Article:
Five Mistakes Intrapreneurs Make When Trying To Change Their Companies
Most large corporations have entrepreneurial employees who are constantly trying to innovate. As far as I am concerned, these are crazy people! They wake up every morning and go to work to swim against the tide. This is insane! And yet, these people exist. Passionate people who are committed to helping their company become more innovative. They can see the future coming and they are committed to ensuring that their company survives in that future.
This passion can sometimes lead intrapreneurs to make mistakes. While their hearts are in the right place, some of the choices they make can lead to counterproductive outcomes. This article identifies five key mistakes I have seen intrapreneurs make.
- Lack of Focus: Being an intrapreneur is a very difficult job at the best of times. However, it gets even harder when the intrapreneur is not clear on what their job actually is. Is their job to help launch successful new products in the market? Or is their job to transform the company into an organization that can innovate sustainably? There is always so much to do and intrapreneurs end up doing things that have limited impact. As far as I am concerned, making clear choices will help intrapreneurs focus on what needs to be done.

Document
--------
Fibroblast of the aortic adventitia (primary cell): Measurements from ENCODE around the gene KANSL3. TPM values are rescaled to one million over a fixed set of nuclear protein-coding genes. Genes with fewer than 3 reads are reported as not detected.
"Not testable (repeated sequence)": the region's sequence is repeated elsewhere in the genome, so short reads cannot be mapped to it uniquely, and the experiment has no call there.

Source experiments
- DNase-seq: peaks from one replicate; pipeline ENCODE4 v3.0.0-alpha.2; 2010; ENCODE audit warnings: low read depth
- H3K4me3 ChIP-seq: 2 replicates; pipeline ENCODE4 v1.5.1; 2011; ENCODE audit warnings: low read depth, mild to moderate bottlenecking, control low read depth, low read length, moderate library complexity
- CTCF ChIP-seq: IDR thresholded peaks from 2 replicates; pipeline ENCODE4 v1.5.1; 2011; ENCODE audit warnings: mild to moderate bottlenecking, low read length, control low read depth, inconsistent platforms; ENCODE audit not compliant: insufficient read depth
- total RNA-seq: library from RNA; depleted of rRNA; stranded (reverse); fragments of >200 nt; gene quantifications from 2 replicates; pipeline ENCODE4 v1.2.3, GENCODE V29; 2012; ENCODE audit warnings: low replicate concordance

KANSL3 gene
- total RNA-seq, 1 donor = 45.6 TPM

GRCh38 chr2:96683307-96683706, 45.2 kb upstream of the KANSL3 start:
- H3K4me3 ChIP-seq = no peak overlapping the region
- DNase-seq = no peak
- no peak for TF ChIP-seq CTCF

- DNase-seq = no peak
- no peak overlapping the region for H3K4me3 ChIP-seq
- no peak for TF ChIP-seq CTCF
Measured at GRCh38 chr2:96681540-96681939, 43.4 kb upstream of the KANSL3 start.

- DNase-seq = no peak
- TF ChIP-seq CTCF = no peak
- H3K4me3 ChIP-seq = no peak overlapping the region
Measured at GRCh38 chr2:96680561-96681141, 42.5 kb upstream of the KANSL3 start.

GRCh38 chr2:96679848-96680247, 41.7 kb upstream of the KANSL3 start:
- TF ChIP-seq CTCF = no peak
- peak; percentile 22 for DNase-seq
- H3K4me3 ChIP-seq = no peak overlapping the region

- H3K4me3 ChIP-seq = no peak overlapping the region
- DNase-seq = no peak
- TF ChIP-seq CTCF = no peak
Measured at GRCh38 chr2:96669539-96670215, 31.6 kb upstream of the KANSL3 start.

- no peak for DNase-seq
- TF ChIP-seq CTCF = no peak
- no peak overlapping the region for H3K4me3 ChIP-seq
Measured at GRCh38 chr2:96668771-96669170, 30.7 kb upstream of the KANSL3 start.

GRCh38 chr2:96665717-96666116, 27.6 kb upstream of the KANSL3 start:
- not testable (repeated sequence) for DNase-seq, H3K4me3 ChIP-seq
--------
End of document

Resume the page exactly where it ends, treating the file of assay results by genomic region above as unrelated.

- Lack of Humility: Some intrapreneurs think they are Elon Musk. I am often shocked by the condescending language they use to describe their colleagues. Their contempt for leaders ‘that don’t get it’ is palpable. You can feel their frustration and righteous anger every time you speak to them. I believe that this righteous indignation is problematic. In fact, I can almost predict which innovators are going to flame out of their roles quickly by how much humility they lack. So let’s dispense with any myths you may have about yourself. You are not Elon Musk! You are not a hero here to save the company — and you are not working in a company full of idiots.
- Lack of Patience: A lot of intrapreneurs that I have met are impatient people. By the time we start working together, they are already fed up with their company. They know something needs to be done and they just want to jump in and get started. So they will take whatever opportunity they get and run with it. I believe that this is the wrong approach. As much as we are…